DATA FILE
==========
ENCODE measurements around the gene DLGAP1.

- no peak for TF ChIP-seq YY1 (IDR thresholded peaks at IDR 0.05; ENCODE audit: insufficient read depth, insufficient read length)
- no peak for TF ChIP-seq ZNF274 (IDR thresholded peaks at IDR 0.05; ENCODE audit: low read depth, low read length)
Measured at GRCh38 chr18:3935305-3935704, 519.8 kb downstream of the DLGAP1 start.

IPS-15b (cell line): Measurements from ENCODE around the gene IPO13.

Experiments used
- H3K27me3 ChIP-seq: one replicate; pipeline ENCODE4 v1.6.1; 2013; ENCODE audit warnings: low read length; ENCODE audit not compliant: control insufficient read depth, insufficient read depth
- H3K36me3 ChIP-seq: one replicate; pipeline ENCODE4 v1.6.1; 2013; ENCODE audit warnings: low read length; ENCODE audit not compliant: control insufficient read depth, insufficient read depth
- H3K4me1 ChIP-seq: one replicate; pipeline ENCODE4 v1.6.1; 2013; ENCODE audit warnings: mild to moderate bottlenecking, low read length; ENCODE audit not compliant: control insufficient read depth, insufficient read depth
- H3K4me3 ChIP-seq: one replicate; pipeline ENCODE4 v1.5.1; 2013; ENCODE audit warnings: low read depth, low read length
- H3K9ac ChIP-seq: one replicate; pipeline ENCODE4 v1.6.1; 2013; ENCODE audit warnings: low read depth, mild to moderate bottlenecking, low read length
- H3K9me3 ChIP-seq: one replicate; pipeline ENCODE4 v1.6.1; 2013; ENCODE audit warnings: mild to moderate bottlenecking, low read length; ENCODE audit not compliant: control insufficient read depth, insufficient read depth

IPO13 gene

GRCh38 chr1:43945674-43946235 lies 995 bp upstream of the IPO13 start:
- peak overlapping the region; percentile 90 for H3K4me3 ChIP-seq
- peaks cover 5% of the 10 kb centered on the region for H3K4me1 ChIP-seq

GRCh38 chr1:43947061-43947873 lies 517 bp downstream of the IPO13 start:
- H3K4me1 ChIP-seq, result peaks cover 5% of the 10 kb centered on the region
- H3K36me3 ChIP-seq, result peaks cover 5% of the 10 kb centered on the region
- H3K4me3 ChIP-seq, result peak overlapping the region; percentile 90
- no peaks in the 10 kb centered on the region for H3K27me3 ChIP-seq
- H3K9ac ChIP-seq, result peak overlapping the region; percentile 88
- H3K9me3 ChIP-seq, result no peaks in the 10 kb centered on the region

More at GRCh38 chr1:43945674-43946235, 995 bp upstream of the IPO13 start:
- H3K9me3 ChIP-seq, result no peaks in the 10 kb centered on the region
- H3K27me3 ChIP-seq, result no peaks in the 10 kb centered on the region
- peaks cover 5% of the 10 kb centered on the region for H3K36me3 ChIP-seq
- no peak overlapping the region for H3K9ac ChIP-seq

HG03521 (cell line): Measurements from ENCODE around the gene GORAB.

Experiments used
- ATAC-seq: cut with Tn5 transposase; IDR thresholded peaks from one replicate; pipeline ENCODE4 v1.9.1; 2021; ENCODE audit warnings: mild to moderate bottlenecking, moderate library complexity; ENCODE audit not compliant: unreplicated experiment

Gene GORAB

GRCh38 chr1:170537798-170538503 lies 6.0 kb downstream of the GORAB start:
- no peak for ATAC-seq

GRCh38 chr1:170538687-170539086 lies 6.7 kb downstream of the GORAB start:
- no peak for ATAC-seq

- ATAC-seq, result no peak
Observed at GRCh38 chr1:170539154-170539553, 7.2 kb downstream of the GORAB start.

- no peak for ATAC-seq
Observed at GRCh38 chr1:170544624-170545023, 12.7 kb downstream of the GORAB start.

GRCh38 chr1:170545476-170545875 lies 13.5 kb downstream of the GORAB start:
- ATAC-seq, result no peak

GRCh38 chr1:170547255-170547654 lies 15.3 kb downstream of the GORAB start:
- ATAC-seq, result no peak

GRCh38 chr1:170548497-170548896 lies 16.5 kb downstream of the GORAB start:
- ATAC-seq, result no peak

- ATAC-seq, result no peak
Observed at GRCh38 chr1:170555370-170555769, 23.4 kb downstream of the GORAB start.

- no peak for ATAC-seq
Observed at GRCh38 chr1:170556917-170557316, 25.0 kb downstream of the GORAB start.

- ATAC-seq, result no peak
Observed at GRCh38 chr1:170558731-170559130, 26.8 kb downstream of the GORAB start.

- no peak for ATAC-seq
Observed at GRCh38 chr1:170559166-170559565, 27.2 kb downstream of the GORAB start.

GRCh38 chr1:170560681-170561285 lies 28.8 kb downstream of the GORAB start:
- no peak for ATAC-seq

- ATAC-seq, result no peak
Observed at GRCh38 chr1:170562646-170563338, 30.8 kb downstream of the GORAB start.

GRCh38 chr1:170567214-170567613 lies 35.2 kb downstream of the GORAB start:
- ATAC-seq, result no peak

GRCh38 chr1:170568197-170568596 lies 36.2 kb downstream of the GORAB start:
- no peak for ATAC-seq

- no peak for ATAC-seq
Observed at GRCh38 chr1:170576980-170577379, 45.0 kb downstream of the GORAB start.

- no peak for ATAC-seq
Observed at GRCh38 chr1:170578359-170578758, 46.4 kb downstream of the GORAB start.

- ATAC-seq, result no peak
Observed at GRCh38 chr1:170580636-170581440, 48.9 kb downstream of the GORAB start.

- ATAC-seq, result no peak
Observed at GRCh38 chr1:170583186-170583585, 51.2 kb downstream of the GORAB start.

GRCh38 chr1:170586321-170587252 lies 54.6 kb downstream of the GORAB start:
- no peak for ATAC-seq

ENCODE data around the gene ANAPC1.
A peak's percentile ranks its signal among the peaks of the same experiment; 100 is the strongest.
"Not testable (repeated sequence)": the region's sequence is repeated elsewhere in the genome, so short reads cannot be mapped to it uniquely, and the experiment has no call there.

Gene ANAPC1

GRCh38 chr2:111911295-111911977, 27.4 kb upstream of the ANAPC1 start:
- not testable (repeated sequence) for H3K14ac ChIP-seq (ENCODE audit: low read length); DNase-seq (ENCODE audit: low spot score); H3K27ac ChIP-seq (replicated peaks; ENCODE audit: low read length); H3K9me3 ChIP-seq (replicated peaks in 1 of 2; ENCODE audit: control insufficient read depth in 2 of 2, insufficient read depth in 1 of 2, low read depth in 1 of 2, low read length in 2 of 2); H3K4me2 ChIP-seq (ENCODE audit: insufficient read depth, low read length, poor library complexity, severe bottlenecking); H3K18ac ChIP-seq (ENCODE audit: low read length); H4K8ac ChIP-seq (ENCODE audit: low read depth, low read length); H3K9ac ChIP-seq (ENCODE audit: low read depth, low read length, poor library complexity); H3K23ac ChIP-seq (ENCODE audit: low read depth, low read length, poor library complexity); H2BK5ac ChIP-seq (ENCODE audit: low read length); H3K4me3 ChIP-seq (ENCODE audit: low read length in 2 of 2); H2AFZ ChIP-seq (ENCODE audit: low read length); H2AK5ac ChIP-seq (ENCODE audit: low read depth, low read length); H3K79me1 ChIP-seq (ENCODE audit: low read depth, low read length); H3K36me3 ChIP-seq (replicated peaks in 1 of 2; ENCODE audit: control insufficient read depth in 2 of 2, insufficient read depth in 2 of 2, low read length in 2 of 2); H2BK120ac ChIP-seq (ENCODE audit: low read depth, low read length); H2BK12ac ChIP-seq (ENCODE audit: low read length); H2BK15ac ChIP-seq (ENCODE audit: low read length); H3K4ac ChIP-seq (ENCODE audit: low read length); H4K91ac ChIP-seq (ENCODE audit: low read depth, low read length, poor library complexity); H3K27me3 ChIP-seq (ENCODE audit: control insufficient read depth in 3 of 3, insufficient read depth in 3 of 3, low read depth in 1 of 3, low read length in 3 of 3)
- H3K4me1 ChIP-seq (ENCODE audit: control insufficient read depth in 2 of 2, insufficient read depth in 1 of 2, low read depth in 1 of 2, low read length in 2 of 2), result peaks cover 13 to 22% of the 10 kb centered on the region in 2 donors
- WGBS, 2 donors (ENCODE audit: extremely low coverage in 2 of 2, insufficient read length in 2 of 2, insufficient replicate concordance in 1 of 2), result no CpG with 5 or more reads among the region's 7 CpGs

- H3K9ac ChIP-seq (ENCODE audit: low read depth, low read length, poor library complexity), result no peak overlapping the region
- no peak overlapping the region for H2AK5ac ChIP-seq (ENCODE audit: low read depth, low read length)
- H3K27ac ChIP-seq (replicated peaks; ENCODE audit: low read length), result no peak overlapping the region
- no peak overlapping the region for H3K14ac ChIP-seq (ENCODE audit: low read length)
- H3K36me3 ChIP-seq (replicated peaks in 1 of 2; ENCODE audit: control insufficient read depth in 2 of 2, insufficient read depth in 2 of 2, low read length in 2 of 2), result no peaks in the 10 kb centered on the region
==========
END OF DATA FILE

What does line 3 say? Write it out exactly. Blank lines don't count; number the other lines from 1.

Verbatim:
- no peak for TF ChIP-seq ZNF274 (IDR thresholded peaks at IDR 0.05; ENCODE audit: low read depth, low read length)